Hotel thieves use £20 device to crack card locks

Ceri Roberts
Hotel thieves use £20 device to crack card locks
Hotel thieves use £20 device to crack card locks


Thieves are now finding it easier than ever to break into hotel rooms which issue guests with magnetic cards to unlock doors.

According to The Sunday Times, thieves are increasingly gaining access to locked rooms simply by using a small device which can be plugged into a maintenance port at the base of the lock. This allows the thief to discover the combination to the lock and open the door.

Cody Brocious, an independent security researcher, claims that the device is easy to build at home - and costs as little as £20.

Jim Stickley, chief technology officer for the security firm TraceSecurity, told The Sunday Times: "Go online, follow his step-by-step instructions, and even a village idiot could build one in half an hour."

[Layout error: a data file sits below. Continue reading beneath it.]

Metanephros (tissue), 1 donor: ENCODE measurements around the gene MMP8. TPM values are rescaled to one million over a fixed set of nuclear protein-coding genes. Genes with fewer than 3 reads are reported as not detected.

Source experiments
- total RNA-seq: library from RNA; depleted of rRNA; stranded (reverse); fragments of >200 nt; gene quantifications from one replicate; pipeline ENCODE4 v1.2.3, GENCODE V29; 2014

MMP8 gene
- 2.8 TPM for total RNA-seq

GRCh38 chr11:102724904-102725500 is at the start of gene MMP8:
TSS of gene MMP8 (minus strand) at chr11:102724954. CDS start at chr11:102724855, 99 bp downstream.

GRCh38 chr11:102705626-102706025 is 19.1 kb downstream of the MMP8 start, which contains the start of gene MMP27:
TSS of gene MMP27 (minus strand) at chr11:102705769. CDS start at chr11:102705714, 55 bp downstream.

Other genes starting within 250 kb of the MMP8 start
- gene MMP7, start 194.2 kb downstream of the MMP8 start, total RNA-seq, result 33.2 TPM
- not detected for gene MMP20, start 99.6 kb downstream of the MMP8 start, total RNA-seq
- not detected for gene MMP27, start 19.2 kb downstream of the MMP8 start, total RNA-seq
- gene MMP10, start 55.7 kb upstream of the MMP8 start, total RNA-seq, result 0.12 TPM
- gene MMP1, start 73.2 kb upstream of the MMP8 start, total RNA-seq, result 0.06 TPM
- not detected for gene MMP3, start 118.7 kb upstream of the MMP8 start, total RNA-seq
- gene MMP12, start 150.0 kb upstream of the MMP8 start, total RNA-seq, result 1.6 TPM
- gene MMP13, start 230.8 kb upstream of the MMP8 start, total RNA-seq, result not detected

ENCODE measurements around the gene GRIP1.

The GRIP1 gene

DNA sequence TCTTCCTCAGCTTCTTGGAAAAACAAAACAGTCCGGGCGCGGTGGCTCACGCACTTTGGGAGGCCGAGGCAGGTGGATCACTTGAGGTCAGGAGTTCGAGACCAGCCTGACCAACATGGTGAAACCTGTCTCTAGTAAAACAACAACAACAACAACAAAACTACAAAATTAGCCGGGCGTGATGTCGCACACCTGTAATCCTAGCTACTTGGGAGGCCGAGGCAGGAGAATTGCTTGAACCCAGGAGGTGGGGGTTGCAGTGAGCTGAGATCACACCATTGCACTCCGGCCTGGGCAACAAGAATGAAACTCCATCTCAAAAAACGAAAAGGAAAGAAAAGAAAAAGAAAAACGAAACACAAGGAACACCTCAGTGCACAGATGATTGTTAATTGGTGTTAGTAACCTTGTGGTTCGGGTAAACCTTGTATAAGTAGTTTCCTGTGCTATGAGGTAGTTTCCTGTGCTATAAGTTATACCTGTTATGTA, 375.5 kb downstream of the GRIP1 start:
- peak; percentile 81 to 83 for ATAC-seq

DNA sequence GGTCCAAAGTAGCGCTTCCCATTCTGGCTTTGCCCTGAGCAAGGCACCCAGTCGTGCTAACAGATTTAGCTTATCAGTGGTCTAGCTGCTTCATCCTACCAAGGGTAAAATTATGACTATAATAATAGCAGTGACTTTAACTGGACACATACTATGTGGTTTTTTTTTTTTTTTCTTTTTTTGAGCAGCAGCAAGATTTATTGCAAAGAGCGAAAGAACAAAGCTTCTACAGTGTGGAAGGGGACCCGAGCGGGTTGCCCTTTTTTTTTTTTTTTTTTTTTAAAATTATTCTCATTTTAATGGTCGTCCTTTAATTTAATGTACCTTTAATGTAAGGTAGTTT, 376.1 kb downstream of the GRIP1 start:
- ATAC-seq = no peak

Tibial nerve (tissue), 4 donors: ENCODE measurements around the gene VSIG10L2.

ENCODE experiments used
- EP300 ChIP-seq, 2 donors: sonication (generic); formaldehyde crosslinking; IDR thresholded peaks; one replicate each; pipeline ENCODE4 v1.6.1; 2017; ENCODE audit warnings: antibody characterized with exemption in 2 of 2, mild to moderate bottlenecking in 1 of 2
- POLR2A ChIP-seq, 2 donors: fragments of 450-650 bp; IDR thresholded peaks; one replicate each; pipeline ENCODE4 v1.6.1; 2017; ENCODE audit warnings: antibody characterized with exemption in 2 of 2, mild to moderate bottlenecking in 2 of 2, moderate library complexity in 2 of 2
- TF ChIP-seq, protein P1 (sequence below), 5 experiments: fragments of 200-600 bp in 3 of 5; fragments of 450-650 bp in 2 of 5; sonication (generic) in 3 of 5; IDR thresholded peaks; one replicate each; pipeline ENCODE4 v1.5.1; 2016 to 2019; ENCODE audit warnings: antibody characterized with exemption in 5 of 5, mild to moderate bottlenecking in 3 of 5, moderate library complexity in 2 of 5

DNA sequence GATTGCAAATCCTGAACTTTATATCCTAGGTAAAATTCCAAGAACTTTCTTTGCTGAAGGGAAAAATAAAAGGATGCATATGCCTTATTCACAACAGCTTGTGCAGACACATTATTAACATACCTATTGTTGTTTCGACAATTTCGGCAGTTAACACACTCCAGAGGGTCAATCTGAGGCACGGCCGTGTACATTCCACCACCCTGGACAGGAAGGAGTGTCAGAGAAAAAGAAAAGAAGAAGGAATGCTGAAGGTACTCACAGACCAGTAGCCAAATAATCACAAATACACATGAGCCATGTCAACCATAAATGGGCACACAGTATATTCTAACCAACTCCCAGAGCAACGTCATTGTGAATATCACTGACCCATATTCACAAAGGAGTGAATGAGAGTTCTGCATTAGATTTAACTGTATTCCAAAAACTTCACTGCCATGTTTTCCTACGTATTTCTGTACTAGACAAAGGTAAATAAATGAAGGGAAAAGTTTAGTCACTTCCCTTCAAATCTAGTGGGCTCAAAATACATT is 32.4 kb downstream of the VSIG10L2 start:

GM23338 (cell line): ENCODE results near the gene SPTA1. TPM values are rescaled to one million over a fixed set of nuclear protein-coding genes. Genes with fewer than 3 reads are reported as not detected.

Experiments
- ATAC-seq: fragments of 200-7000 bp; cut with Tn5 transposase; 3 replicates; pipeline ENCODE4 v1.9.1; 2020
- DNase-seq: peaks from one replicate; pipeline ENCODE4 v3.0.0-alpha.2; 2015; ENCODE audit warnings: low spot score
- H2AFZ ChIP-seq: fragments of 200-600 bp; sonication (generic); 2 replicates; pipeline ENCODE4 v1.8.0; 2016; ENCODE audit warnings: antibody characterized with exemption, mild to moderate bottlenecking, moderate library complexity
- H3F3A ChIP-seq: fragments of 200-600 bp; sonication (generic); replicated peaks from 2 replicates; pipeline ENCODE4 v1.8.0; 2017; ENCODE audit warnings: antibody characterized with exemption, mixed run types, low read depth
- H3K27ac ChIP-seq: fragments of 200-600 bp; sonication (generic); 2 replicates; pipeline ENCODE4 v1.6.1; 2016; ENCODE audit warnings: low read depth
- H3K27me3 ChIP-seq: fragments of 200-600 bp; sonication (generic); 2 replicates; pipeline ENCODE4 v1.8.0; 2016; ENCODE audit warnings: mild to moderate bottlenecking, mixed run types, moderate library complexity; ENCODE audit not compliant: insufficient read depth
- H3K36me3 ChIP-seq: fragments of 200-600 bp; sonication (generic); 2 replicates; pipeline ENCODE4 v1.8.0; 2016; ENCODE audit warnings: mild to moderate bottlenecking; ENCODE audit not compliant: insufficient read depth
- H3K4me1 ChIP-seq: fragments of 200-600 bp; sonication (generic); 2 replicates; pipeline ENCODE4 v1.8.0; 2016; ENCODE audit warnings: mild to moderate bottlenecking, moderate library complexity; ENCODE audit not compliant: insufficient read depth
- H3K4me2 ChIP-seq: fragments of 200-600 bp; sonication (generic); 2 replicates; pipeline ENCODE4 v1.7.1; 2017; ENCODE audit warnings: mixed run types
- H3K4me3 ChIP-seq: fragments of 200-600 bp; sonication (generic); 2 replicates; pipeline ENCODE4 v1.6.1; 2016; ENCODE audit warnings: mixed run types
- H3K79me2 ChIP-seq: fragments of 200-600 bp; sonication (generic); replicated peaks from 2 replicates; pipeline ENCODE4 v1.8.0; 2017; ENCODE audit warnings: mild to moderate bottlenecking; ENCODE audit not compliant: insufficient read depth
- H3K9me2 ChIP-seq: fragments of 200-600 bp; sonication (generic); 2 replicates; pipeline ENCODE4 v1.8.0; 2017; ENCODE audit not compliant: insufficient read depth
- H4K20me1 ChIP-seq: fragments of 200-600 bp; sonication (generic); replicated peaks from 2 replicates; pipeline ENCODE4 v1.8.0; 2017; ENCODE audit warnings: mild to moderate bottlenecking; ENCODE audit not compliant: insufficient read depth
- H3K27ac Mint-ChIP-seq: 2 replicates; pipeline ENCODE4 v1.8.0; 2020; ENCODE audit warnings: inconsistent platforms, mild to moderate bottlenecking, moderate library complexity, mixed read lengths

This poses a significant security risk as the card lock system is used on the doors of around four million hotel rooms worldwide - including Marriott, InterContinental and Hyatt hotels.

BBC News reports that the technique was first detailed by Cody Brocious in July and his technique has since been refined by others. A few rooms at the Houston Hyatt in Texas have already been burgled in this way and the hotel has now filled the holes with thick glue to prevent any more incidents.

The card lock system - or the HT system, to use it's proper name - is manufactured by Onity. It uses an electronic code, usually held on a magnetic key card, to unlock doors. So far, Onity has responded to the problem by providing a metal cap that covers the maintenance port but, following a wave of hotel-room robberies, it has now offered to start replacing the circuit boards in millions of vulnerable locks.

However, this will take time and many hotels are now advising guests to store valuables in the room safe and use a security chain when they are sleeping.

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